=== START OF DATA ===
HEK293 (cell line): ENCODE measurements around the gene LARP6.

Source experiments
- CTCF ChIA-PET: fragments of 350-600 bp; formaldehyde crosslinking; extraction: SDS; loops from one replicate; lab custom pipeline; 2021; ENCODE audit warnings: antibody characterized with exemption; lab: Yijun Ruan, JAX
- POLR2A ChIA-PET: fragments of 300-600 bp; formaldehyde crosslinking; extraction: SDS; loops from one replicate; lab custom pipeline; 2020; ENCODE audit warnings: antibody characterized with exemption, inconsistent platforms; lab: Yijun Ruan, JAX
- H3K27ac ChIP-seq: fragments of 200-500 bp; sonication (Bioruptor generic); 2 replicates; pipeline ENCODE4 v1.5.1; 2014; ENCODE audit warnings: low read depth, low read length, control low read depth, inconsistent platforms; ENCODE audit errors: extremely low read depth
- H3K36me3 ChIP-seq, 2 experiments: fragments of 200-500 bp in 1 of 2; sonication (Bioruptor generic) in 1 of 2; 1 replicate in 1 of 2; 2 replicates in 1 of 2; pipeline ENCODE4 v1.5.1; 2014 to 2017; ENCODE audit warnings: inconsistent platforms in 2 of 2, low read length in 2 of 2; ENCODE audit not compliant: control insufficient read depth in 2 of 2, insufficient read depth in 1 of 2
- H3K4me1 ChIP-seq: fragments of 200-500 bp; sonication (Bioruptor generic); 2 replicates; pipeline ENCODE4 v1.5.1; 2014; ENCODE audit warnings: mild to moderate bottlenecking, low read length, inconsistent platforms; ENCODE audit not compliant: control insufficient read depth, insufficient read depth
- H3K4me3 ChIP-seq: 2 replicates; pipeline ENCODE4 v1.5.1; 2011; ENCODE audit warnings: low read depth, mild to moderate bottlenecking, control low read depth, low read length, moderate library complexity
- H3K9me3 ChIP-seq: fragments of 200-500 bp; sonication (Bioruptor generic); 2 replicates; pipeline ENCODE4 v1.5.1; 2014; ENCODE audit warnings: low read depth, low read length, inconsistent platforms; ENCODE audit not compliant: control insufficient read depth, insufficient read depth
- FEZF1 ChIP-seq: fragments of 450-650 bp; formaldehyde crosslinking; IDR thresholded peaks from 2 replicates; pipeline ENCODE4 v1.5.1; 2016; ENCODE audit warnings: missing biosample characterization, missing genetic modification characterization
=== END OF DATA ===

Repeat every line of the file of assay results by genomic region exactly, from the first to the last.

HEK293 (cell line): ENCODE measurements around the gene LARP6.

Source experiments
- CTCF ChIA-PET: fragments of 350-600 bp; formaldehyde crosslinking; extraction: SDS; loops from one replicate; lab custom pipeline; 2021; ENCODE audit warnings: antibody characterized with exemption; lab: Yijun Ruan, JAX
- POLR2A ChIA-PET: fragments of 300-600 bp; formaldehyde crosslinking; extraction: SDS; loops from one replicate; lab custom pipeline; 2020; ENCODE audit warnings: antibody characterized with exemption, inconsistent platforms; lab: Yijun Ruan, JAX
- H3K27ac ChIP-seq: fragments of 200-500 bp; sonication (Bioruptor generic); 2 replicates; pipeline ENCODE4 v1.5.1; 2014; ENCODE audit warnings: low read depth, low read length, control low read depth, inconsistent platforms; ENCODE audit errors: extremely low read depth
- H3K36me3 ChIP-seq, 2 experiments: fragments of 200-500 bp in 1 of 2; sonication (Bioruptor generic) in 1 of 2; 1 replicate in 1 of 2; 2 replicates in 1 of 2; pipeline ENCODE4 v1.5.1; 2014 to 2017; ENCODE audit warnings: inconsistent platforms in 2 of 2, low read length in 2 of 2; ENCODE audit not compliant: control insufficient read depth in 2 of 2, insufficient read depth in 1 of 2
- H3K4me1 ChIP-seq: fragments of 200-500 bp; sonication (Bioruptor generic); 2 replicates; pipeline ENCODE4 v1.5.1; 2014; ENCODE audit warnings: mild to moderate bottlenecking, low read length, inconsistent platforms; ENCODE audit not compliant: control insufficient read depth, insufficient read depth
- H3K4me3 ChIP-seq: 2 replicates; pipeline ENCODE4 v1.5.1; 2011; ENCODE audit warnings: low read depth, mild to moderate bottlenecking, control low read depth, low read length, moderate library complexity
- H3K9me3 ChIP-seq: fragments of 200-500 bp; sonication (Bioruptor generic); 2 replicates; pipeline ENCODE4 v1.5.1; 2014; ENCODE audit warnings: low read depth, low read length, inconsistent platforms; ENCODE audit not compliant: control insufficient read depth, insufficient read depth
- FEZF1 ChIP-seq: fragments of 450-650 bp; formaldehyde crosslinking; IDR thresholded peaks from 2 replicates; pipeline ENCODE4 v1.5.1; 2016; ENCODE audit warnings: missing biosample characterization, missing genetic modification characterization